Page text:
It’s not clear to me when the intentionally chaotic Global Warming quilt (a jumble meant to depict the effects of climate change) shifted from design to “visual clutter”. But, it did. Which means that I have changed.
Two questions emerge: How much do our aesthetics change over time? What makes them change?
Looking and learning online has decidedly been a factor. All those gorgeous eco-dyed fabrics. The Slow Cloth movement. The classes with Karen Ruane (contemporary embroidery) and Jude Hill (Spirit Cloth). In particular, I have learned to appreciate a softer palette, unprinted fabrics, and embroidered surface design. I will always be a sucker for polka dots. And paisleys. And certain florals. And stripes. Well, okay, a collage sensibility means that in all likelihood I will forever love printed fabrics, but something has shifted.
Nowadays, I want the prints to have SPACE around them. Breathing space. Space to rest. This is exactly parallel to how I feel in life – there is too much shit everywhere in my house and the calendar has been ridiculously chopped up. Not enough space to breathe or rest.
Because I have worked too long and hard on making all the sections on the quilt pictured above relate to each other, I won’t cut it up. It’s nearly done anyway. The four or five companions in the series, though? Maybe not. Because I am itching to see what happens when I take a section of vibrant, crazy, patched color and surrounded it with pure blue or shades of white. . .
ONE THING AT A TIME. I will add breathing room on the NEXT quilt. Jack is teaching me the unbelievable value of taking one thing at a time. With a quilt, that can mean very simply, taking one thread at a time, or one patch at a time, or one quadrant at a time. One can rest in that, too.
I imagine a silence you can see… perhaps with your way to put on thing at a time.
I think what we create has always its mirror with out inner way of being. So it is impossible to create the exactly same style for years. There are parts that will stay with us because it belongs to us but apart from that there is a lot of space for development.
And the same thing is what we like in the work of others. I´m too attracted by printed fabrics but at the moment I prefere it simpler for myself but I love to look at your houses and even at the global warming chaos.
Some thoughts while reading this — traveling the spiral of life and discovering that we are just a little different as we revisit a familiar place/season/situation/point on the spiral. And balance. And opposites. And as the above comment says — the mirror. I see this in myself, too. It’s all good.
In the meantime, this gem of a piece achieves that sense of movement you were going for! xo
Doris – we are not the same people year to year – that is so true. I am a little surprised at how much I want to alter/reduce/simplify these Global Warming pieces though – I had not expected to shift that much.
Hi Peggy, The mirror analogy is a good one. I also think of brewing… adding hops, sugar, yeast, then letting things sit a good long while, and seeing what appears.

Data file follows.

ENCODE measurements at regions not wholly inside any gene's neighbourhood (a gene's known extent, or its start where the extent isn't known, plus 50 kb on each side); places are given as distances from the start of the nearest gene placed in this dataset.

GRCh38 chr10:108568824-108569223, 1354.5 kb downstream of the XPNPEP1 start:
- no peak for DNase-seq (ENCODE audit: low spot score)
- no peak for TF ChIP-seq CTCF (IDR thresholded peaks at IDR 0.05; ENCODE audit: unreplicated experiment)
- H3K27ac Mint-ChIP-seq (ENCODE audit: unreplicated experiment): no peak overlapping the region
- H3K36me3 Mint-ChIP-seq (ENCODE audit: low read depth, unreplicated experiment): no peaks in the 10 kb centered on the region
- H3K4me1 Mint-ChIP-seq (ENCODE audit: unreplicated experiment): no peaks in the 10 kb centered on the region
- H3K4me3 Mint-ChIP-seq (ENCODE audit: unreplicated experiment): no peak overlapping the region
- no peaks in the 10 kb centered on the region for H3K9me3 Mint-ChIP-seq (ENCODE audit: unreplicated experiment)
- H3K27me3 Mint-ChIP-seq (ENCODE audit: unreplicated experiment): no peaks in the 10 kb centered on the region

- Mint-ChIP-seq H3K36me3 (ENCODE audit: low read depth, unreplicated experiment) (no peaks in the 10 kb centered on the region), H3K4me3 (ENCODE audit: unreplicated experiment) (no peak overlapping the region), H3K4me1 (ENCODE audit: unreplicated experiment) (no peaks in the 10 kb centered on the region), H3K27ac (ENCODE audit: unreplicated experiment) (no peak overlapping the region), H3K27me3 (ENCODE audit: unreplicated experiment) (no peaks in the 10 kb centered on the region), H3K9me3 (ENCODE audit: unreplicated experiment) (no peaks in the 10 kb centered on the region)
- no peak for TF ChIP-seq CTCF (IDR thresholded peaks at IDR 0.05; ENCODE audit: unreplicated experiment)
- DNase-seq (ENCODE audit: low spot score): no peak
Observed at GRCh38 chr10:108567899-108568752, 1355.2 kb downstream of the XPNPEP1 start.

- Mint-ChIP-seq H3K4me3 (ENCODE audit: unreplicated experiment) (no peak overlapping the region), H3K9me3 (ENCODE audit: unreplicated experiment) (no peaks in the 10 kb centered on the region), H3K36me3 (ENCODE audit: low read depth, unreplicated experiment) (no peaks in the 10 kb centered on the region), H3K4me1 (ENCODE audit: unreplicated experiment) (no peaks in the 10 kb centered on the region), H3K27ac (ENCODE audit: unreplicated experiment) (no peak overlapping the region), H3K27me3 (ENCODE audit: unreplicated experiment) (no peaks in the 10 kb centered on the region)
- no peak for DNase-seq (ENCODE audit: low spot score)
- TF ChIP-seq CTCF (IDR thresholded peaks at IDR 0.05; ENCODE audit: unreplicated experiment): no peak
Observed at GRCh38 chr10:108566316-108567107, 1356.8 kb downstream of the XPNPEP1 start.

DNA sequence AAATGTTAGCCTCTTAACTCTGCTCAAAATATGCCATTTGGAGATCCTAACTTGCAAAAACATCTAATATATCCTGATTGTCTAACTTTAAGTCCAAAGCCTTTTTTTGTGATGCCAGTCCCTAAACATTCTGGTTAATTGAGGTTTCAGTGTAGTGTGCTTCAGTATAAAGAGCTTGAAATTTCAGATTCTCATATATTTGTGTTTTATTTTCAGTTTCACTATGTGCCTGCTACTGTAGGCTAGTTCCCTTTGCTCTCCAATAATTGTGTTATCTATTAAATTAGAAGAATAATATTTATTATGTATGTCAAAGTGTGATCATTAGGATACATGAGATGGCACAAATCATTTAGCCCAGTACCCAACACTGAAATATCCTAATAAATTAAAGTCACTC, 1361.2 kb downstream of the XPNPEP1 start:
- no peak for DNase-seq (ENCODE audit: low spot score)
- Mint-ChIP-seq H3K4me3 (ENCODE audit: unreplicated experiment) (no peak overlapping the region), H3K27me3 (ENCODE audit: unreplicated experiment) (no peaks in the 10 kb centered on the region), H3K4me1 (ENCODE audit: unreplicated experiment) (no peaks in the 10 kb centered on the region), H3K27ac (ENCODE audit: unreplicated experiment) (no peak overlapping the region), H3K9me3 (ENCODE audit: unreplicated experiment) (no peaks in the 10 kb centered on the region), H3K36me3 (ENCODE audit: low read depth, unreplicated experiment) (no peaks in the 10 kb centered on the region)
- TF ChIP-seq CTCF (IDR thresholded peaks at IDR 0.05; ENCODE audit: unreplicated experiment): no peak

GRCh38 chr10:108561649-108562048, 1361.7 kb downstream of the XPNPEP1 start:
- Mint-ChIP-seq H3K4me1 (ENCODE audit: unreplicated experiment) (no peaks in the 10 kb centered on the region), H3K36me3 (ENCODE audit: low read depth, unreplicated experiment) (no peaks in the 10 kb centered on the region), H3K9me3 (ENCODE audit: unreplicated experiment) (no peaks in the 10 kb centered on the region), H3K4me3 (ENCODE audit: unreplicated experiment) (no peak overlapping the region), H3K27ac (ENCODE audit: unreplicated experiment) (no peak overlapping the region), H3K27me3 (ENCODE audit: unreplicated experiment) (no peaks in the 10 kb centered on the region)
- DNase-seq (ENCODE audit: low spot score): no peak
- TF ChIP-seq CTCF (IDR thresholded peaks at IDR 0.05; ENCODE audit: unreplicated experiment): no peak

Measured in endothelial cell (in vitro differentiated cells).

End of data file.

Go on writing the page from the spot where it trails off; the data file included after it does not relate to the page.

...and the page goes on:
Well, I love it! The chaos we have caused…the global warming issue…I see it!
Well it is here and in ways we can notice. It’s not just elsewhere now or down the road.
While I understand what you’ve said here…and agree with Peggy on the spiral thing (I was just thinking about that spiral concept yesterday!)…and while I am also becoming attracted to a quieter scene (in cloth & in life)…
I also really like the fullness of this piece and the way it invites you in for a closer look. In a sense that is a different way to rest – to zero in on one place or another and indulge in a long look. Because this is what we must do in our everydays…focus in and look.
Thank you for your post.
Thank you Nancy for the idea that being pulled in creates a kind of stillness. I wouldn’t have thought of that. Not in a million years.
This beautiful piece, it’s packed with so much, and isn’t it funny how when we step back and contemplate what we’ve been working on how it does reflect what’s going on in our lives? I think that is the wonder of art and life really, the connectedness, and the growth and change that comes from that self-reflection. The creative “what-iffing” that keeps the magic going.
oh it’s difficult going back to ‘older’ unfinished pieces because what you set out to do has been ‘compromised’ or whatever you want to call it by new, different experiences etc; I have cut up several paintings and they became utterly other pieces, I like to believe the old layer(s) still breathe-s into the finished piece and it could only have become what it became through this at times horrible process of getting rid of bits I really loved…..
sometimes all it takes is one single bit of fabric or a brush stroke to make you want to redo the whole, but anyway you know that and I just wanted to add my bit I guess
Yes, yes, how true that the way our product reflects our lives is quite amazing — even an old, old piece has a way of saying something current.
I think the finishing process — updating, negotiating the compromises of time and new growth, whatever you want to call it — is bringing up TIME issues. In other words, do I want to spend TIME — and in some cases, it would need to be a significant amount of time — to finish something that feels ‘no longer me’ (somehow, maybe not completely) ? I have to figure out where the greater energy lies — is it in wending my way with a previously pieced quilt to a finish, or is it chucking the attempt?
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